Indie Cover Spotlight: Cory Doctorow’s Futuristic Tales of The Here and Now #5

While originally slated to adapt just one of Cory’s short stories for this IDW mini-series, I ended up getting a third issue due to IDW Editor in Chief Chris Ryall’s busy schedule (he had planned on adapting this story himself). So issue #5 became mine, adapting “I,Robot” (Cory’s version, not Asimov’s)


As per the previous issue, this one featured another top talent doing the cover: Ashley Wood. Interior art was by Erich Owen, and it shipped in February, 2008.

Indie Cover Spotlight: Cory Doctorow’s Futuristic Tales of The Here and Now #3

After turning in the script for issue #1 (Anda’s Game), IDW liked my work enough to offered me another one of Cory’s short stories: Craphound.


This time, one of my all-time favorite creators was on cover duty: Paul Pope.

Paul Friggin’ Pope, covering my second ever paying gig. The book shipped in December, 2007, which made it a great Christmas present for me.

And the interior art was by British artist Paul McCaffrey, which was a joy to behold:


Next: I,Robot.

Indie Cover Spotlight: Cory Doctorow’s Futuristic Tales of The Here and Now #1

In honor of my own birthday, I’m going to be completely self-serving by spotlighting my own comics all week on ICS, specifically my first professional paying gig: the IDW adaptation of Cory Doctorow’s short stories in comic book form.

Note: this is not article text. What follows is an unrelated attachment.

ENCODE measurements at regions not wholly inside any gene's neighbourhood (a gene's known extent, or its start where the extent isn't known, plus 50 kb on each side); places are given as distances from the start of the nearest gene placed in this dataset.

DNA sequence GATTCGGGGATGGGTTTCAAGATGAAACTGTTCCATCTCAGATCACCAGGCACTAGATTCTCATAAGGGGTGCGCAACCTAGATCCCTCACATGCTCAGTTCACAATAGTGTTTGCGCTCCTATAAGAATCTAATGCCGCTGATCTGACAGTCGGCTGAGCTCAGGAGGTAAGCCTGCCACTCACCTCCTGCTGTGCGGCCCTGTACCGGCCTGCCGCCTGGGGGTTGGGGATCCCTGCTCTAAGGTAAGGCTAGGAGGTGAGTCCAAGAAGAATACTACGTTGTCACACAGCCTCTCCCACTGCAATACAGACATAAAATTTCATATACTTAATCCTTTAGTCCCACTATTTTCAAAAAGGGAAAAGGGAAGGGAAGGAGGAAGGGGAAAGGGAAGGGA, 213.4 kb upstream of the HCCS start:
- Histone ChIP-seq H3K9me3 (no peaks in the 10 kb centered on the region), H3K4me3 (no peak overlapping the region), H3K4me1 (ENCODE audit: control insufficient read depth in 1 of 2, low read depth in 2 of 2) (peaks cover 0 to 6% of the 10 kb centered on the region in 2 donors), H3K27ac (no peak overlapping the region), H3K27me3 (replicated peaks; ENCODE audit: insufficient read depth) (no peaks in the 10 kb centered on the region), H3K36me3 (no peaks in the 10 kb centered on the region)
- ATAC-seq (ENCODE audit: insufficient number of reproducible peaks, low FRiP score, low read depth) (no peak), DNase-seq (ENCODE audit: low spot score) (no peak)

After the publication of my Lifelike graphic novel, Chris Ryall at IDW called me up and asked if I would be interested in adapting Doctorow’s short story “Anda’s Game” for their new limited series. Needless to say, I jumped at the opportunity! Imagine my delight when I found out that the cover to the first issue was by none other than the great Sam Kieth:


The book came out in 2007, and featured interior art by Esteve Polls. I had a chance to communicate with Cory via email and ask him a few questions about what he considered the emotional beats of the story, since there’s always some amount of cutting that needs to happen when adapting prose into comics. He was very gracious with his time, and even more accommodating by telling me that he wanted me to put my mark on the adaptation, and not follow any instructions from him. When the book came out, he was equally pleasant in his positive review of it.

Next: Craphound.

Mark Waid on being a freelancer

This blog post by writer (and editor, and publisher) Mark Waid has been making the rounds, but I wanted to link to it as well because it’s essential reading for anyone thinking of a career as a freelancer in the comics biz. or, really, any creative medium.